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  17. DevilsBrew

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    Bob, I am interested to know if you modified the stove. Thanks.
     
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  18. tekguy

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    i would think in the case of a house fire or other damage modifying the stove or pipe would give you trouble with your insurance policy
     
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  19. BobUrban

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    Never did any mods other than upgrading to a modern EPA stove and relegated the old VC to the fab shop.
     
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  20. mellow

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    [​IMG]

    http://www.maderightstoves.com/
     
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  21. begreen

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    Any robbing of heat will have a penalty that needs to be compensated for it the goal is a clean burning system. Rob the stack and you will get creosote accumulation if the chimney gas temp is below 250F. Rob the firebox of heat and you risk incomplete combustion. It can be done, but there are trade offs. One is usually faster combustion in order to keep the burn clean. This is the way masonry stoves are run and it does work.
     
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  22. Highbeam

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    While the fin system extracts heat from the stove using conduction, it releases it using both radiation and convection from hot fins exposed to air.
     
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  23. DevilsBrew

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    Since there is no mass, would the fins be a decent trade off? Not the best choice but better than nothing?
     
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  24. Highbeam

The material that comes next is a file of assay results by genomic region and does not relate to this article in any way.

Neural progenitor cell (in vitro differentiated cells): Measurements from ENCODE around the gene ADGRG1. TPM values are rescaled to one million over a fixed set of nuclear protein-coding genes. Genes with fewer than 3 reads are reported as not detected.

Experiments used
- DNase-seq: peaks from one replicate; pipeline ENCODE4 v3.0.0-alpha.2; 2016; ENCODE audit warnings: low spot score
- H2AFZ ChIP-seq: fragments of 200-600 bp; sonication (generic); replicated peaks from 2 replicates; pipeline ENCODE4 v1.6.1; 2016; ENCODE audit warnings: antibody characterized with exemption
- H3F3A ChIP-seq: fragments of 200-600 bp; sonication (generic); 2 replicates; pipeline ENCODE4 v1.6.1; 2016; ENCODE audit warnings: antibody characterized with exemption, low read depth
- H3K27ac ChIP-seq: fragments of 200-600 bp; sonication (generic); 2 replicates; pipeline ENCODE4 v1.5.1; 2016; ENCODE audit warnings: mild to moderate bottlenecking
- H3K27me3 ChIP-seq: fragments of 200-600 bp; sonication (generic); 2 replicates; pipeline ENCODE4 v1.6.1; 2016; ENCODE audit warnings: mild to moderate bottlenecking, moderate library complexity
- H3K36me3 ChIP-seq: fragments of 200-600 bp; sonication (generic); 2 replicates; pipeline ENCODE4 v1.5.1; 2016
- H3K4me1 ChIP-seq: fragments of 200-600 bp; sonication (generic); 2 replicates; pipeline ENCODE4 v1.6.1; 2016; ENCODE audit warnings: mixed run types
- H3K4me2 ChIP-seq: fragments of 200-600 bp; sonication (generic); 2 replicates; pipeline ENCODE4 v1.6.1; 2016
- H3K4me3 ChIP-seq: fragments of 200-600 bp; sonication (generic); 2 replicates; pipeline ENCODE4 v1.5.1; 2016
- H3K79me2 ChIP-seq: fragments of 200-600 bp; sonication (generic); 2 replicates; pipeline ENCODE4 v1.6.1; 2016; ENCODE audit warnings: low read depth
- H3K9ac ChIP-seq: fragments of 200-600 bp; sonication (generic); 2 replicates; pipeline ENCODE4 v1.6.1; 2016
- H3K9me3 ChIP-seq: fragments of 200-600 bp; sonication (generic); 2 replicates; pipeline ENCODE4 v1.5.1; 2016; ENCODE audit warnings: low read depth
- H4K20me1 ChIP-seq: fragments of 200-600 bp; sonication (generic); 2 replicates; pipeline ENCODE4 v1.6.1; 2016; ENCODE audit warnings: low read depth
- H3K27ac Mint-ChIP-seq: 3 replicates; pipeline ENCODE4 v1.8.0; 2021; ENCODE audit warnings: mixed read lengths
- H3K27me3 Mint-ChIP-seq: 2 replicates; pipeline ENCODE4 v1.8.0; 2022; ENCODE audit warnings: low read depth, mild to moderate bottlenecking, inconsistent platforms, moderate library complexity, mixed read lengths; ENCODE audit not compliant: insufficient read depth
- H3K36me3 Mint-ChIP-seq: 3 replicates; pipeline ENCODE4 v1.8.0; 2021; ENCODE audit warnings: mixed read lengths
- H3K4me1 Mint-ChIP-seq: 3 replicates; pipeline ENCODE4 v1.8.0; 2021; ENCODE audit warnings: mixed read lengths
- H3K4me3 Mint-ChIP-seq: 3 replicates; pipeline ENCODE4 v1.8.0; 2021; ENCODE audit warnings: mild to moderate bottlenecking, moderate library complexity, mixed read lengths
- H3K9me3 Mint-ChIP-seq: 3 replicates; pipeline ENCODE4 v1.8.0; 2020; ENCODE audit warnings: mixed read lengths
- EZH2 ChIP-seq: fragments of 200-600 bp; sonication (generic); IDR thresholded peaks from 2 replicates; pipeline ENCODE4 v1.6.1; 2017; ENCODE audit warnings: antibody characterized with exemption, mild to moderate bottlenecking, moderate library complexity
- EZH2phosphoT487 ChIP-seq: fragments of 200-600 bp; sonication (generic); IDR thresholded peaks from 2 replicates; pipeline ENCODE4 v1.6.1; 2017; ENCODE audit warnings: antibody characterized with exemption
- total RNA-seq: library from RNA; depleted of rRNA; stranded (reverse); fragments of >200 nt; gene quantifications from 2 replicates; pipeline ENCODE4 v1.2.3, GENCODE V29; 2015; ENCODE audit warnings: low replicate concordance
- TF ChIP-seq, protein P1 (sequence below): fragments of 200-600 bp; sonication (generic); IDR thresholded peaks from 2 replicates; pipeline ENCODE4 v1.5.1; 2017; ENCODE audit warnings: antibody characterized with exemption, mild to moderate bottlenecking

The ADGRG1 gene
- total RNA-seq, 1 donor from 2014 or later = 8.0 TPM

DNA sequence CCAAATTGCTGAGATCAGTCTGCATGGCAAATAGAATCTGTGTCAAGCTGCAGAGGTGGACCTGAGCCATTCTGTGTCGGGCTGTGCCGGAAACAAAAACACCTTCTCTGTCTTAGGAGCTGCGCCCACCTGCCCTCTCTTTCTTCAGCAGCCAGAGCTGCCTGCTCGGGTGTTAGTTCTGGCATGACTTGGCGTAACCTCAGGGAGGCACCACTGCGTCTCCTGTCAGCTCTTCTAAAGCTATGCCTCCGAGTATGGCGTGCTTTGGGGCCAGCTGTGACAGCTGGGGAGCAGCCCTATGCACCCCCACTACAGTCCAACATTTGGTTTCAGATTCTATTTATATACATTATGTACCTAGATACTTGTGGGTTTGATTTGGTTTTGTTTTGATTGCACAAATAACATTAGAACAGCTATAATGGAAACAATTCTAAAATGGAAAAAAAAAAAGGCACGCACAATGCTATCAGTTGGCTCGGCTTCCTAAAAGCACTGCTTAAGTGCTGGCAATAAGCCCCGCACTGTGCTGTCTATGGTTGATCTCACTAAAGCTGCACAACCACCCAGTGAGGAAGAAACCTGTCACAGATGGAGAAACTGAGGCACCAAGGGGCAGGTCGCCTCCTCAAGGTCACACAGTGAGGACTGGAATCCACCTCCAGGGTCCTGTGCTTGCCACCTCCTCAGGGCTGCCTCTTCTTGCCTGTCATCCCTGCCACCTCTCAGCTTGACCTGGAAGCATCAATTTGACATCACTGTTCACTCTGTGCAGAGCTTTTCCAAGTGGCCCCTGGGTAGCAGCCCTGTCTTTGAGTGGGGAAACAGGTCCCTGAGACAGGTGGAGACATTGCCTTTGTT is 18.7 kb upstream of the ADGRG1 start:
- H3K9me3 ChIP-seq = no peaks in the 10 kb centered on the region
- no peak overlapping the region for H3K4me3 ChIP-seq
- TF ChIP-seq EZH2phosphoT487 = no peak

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    Efficiency is defined as the amount of heat delivered to the room per lb of wood. You determine this by measuring the amount of heat wasted up the stack.

    When I burned a non-cat stove I would stare at my flue probe meter and see the 800-1000 degree temps all the time. There is heat being wasted with those flue temps. A magic heat, or other device on the flue, would allow you to reclaim this heat with little or no effect to the fire. Used wisely, you could keep flue temps high enough to prevent cresosote accumulation. This reduction in waste heat is the only way to improve efficiency of the stove.

    If your stove is the proper size then you have nothing to gain from adding fins to the firebox. If you need more btu than your stove can give off at max firebox temp then yes, more HE area will get you more btu. This would not be an efficiency improvement but rather an improvement in heat extraction and you'll need to burn more wood to maintain the same stove temp.
     
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  25. woodgeek

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    Re the 'made right'...yuck. The emissivity of aluminum (or aluminum oxide) is very low....shiny Al is a poor radiator surface. Sounds like a cheaply made low mass steel stove wrapped in cheap extruded Al fins and thin gauge Al sheet. Wonder how it looks after a couple burns...

    I also liked the bit about recommending an open flue cap....the ones with mesh clog up too fast!! :rolleyes: